In a previous post I discussed what happens if a power outage interrupts a bonus or other such scenarios on a slot machine. But with the recent scenario of most casinos closing because of Coronavirus, a question came up in one of the forums I frequent:
Do slot machines get turned off during a long outage? And if so, what happens to progressives on a slot machine when a machine is turned off?
First off, as you can see from this photo from Plaza head Jonathan Jossel, machines do indeed get turned off. They’re electronic equipment just like any other computer-driven device, and as such powering them down saves electricity and reduces wear and tear.
This isn’t just because of situations like the casino closures. Sometimes a slot breaks and needs to be fixed, machines get moved around from time to time, and so on. So having the ability to shut the machines down for various reasons is important.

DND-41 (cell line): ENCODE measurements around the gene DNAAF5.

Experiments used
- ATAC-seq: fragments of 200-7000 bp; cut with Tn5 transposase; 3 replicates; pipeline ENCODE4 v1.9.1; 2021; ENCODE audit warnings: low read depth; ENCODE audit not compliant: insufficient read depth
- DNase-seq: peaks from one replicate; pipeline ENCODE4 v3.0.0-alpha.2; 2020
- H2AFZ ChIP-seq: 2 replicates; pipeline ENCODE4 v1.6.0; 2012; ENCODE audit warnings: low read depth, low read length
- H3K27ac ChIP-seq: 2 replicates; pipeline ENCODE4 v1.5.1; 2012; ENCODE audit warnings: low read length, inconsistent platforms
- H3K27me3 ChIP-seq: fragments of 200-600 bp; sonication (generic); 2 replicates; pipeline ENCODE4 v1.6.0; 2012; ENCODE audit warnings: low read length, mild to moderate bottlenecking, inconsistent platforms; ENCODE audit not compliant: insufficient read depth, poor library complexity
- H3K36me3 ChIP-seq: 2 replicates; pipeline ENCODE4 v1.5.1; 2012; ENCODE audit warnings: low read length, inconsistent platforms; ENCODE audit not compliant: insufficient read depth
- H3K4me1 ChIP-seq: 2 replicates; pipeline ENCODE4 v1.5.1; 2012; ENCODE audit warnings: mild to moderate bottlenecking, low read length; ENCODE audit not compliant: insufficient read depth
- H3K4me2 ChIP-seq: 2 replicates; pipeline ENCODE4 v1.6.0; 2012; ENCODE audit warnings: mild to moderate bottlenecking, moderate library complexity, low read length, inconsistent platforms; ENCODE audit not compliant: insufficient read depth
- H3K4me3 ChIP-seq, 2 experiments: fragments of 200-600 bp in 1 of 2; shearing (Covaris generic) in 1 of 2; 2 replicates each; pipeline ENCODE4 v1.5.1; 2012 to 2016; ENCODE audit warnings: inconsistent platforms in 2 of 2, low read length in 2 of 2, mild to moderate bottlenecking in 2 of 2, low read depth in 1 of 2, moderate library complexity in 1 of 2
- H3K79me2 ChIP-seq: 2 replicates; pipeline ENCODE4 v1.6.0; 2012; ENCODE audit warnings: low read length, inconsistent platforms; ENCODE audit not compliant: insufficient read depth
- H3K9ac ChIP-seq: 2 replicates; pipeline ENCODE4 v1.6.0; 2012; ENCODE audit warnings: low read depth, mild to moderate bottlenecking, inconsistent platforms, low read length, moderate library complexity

So, on to those progressives. In the previous piece about power outages, I noted the game has the ability to retain the information that is necessary to properly come back after an outage, and that includes where a progressive stands. This allows the above maintenance capabilities to take place without losing track of where a game is.
Many jurisdictions have some specific regulations around progressives because as players play a slot, their wagers fuel the progressive, and the progressive is a part of a machine’s overall payback. In many states, if a game or a machine is decommissioned, the progressive has to be migrated to another game to ensure the money collected for the previous progressive is eventually paid out.
So, slot manufacturers make sure that such data is retained among the critical data it tracks in case of a power outage or power shutdown. If a machine is powered down, it will have recorded in its memory the progressive information, and when the machine comes back up, the progressives will be in their rightful place.